The sensors themselves have a lifespan of approximately 40 years. The cost of the sensor cable system is about $100,000 per km. With the projected costs of the NGE project at 5.5 billion dollars, to protect the approximately 80 km of pipeline within our watershed would only represent an increase of less than 1 % of the project. If the price per barrel of oil was increased just 10 cents, the sensor cable system would be paid for in under 5 months.
Where is it currently being used? Here’s a few examples;
Longhorn pipeline (currently operated by Magellan pipeline) has an 8 mile segment near Austin, Texas where the pipeline crosses over the Edwards aquifer.
Narita Airport Authority (Japan) has 35 km of sensing cable on a jet fuel pipeline where it crosses thru villages and rice growing lands.
Port of Townsville Australia. About 2.5 km of wharf pipeline where diesel fuel is unloaded from tankers to on shore storage tanks. The Great Barrier Reef is just offshore.
The Canadian Coast Guard uses the sensor cable in various locations to monitor diesel tanks and transfer lines for remote generator sites.
FMG mining in Northwest Australia has about 35 km to monitor a pipeline for fuel supply to an open pit mining operation.
The Abu Dhabi National Oil Company and tanker refinery have equipped approximately 70 storage tanks with the sensor cable.
And in Ontario Canada two different sections of buried fuel line were equipped with the sensor cable as a prerequisite to allowing development rights near or above the existing line.
And there are many other locations including Chile, Spain, Belgium, France, United Kingdom, and the island of Mayotte in the Indian Ocean where this system is used.
Enbridge has stated they are considering Hydrocarbon leak detection but the fact is Enbridge is already fully aware of this technology as they are already using in to monitor buried isolation valves and other buried fittings along their west to east crude oil lines in Alberta and Saskatchewan.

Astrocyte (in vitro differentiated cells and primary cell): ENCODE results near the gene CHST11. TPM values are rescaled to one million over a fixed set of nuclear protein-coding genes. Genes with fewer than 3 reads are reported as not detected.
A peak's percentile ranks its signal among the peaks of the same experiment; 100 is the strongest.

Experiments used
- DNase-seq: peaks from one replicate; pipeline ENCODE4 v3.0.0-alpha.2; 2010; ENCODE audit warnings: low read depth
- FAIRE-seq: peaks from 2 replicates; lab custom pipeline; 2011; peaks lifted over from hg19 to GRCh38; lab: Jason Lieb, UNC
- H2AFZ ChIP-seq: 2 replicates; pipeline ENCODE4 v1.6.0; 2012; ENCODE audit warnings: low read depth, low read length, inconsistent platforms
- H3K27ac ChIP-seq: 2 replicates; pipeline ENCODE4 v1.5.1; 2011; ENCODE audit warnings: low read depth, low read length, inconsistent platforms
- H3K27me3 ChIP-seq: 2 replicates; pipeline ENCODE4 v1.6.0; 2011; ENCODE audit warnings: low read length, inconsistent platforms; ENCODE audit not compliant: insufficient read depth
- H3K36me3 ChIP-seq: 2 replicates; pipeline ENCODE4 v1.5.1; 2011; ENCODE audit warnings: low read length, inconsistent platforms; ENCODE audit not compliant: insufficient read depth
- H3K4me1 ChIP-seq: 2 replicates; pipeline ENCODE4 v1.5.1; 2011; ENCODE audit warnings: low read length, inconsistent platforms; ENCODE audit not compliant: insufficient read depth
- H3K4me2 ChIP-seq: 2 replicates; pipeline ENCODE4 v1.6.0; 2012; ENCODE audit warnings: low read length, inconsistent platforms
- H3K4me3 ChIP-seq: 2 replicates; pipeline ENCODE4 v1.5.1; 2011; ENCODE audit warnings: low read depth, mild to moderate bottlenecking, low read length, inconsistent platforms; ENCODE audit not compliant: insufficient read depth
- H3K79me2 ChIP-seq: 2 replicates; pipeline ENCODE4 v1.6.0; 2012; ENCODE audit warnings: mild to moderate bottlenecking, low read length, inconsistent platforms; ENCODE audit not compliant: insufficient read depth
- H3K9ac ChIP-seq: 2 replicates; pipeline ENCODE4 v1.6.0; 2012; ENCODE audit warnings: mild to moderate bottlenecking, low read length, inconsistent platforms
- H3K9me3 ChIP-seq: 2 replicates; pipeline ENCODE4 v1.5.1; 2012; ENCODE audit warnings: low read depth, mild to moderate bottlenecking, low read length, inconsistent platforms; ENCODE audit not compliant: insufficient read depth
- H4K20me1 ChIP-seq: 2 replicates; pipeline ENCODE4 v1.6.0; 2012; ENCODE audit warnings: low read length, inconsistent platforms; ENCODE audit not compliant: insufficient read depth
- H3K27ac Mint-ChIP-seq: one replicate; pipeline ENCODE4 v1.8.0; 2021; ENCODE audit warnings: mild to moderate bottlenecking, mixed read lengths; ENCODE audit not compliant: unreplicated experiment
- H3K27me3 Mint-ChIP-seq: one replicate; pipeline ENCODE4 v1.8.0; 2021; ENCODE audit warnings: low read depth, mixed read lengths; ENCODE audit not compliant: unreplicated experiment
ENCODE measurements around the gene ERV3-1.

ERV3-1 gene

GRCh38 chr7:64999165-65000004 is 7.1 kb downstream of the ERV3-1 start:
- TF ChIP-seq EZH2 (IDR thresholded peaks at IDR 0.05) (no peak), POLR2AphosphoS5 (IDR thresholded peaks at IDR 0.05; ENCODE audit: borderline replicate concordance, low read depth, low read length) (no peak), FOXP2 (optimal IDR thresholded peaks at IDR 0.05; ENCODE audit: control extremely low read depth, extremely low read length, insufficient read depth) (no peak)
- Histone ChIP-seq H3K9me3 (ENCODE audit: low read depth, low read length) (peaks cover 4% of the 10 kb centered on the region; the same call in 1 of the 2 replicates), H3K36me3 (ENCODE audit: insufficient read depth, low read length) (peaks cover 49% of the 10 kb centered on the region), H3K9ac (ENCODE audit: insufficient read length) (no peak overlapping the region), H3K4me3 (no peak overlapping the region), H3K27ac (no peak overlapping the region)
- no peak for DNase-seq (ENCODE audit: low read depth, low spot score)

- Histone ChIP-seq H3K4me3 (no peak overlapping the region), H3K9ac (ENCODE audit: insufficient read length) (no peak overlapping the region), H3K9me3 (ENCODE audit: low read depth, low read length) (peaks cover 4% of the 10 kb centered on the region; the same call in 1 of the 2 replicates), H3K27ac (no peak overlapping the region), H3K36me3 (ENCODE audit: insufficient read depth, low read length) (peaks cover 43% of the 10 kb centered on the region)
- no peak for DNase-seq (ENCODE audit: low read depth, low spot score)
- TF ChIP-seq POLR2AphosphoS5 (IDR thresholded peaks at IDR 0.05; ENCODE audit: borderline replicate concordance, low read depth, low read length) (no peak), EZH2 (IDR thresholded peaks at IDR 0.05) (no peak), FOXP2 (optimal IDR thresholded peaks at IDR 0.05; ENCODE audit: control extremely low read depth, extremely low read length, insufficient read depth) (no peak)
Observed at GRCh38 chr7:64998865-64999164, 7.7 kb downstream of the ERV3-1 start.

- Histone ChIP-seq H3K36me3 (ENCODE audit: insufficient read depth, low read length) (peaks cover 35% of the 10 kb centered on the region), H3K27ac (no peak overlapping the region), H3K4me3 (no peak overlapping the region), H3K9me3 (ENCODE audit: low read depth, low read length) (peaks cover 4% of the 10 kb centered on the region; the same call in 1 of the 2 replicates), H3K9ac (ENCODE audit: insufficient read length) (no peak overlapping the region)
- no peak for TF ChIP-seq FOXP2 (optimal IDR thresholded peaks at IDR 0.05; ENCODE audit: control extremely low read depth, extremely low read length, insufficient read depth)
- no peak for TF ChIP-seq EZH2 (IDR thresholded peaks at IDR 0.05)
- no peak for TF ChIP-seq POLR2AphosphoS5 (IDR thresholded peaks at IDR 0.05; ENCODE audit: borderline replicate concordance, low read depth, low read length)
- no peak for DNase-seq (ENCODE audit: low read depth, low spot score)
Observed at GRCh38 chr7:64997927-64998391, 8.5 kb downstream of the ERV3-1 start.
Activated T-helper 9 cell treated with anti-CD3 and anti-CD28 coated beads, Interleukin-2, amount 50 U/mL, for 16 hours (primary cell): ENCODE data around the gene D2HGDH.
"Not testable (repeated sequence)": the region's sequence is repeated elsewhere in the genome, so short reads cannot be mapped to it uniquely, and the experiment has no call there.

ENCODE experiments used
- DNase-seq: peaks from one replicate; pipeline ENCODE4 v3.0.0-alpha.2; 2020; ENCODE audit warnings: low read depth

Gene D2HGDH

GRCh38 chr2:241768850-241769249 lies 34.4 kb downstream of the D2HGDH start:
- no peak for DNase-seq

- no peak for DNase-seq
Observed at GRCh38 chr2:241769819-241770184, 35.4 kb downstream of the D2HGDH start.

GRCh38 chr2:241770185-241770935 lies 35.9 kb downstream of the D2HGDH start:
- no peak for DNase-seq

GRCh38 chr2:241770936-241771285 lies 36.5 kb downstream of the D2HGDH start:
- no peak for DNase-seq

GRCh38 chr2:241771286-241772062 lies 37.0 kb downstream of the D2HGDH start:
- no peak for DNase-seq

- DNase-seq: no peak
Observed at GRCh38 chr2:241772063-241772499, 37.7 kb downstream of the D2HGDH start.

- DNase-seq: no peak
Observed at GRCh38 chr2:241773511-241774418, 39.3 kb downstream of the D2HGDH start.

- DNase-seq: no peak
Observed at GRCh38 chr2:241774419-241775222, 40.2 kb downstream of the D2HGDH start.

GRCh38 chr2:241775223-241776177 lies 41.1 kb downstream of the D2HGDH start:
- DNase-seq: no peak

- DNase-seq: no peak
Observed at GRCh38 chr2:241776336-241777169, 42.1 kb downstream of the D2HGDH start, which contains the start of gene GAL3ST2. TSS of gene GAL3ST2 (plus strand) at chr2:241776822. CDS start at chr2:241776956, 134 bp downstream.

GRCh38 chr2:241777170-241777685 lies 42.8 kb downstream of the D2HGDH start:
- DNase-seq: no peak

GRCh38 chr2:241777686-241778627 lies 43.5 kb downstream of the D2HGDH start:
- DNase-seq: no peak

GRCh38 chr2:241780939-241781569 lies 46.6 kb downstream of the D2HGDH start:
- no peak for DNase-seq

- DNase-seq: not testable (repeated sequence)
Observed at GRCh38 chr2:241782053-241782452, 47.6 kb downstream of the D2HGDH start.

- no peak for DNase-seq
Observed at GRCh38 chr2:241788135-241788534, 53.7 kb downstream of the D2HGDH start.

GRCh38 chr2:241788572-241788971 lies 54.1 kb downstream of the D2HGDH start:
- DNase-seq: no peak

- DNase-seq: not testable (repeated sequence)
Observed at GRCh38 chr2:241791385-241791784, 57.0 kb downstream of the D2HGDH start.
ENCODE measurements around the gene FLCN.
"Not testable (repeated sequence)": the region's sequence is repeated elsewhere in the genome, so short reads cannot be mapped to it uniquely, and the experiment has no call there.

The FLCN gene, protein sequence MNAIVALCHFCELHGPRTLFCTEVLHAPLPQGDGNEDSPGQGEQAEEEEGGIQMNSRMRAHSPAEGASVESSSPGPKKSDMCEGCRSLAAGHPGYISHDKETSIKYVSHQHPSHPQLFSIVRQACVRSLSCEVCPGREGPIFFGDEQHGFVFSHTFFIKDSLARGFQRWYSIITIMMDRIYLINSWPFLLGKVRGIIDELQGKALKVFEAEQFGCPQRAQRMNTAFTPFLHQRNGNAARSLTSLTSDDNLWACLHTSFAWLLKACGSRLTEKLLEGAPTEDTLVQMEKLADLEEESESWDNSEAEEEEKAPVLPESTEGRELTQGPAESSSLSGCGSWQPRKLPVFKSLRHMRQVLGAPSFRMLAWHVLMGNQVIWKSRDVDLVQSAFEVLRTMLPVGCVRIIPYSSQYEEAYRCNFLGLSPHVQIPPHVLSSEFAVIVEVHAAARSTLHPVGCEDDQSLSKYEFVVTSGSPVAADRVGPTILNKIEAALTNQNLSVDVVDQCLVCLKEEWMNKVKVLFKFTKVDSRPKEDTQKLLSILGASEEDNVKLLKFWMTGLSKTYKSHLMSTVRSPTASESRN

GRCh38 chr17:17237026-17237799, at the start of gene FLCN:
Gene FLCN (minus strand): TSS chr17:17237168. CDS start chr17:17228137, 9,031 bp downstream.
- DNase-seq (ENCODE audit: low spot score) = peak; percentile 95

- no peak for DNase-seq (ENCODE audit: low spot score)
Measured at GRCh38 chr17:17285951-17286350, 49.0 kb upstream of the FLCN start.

So before putting in a notice of motion to insist that this technology be installed on all sections of pipeline within our watershed I would like to hear from Enbridge as to why they wouldn’t protect our fresh water supply with the best technology possible.
And the question we have to ask ourselves is do we really want a system that could leak up to 2.4 million liters per day without being detected or do we want a system that within 3 hours can detect a spill amount of less than this pitcher of water.
Comment by Gerry Hummel on 5th June 2012
Big Deal! If they detect a leak in the middle of a winter storm way back in some valley, It's still going to take days to get a spill response team in to attend to it! By then it will be WAY to late! Just say NO, or process this stuff in Alberta at the extraction point!
detecting oil spills
Comment by David Dickinson on 3rd June 2012
Does the same system work on super-tankers?
Doing Enbridge's Homework for them..
Comment by Michael Bruce on 3rd June 2012
Something is not right when a well informed lay person with a bit of internet savvy, a measuring tape, and "time on his hands" can do what the highly qualified engineers at Enbridge have not thought of or overlooked.
My confidence in Enbridge is now well past Zero and into the negative integers.
Detecting the inevitable spill is one thing....
Comment by Janice Robinson on 2nd June 2012
Cleaning the toxic mess up is another!
Not enough Phil
Comment by Karen Dedosenco on 2nd June 2012
"...or do we want a system that within 3 hours can detect a spill amount of less than this pitcher of water."
I don't want ANY kind of system that transports dil-bit through this fragile environment. Improving on the response capabilities of detecting a spill in the pipeline does nothing to reduce the risk on our coastal waters.
Comment by Elsa Murphy on 2nd June 2012
Thank you for your time and effort you have put into this research. It is much appreciated.
I am left wondering why refining the oil in Alberta, at the location of the tar sands is not talked about as an option to shipping our resources overseas.
Keeping jobs in canada makes sense to me.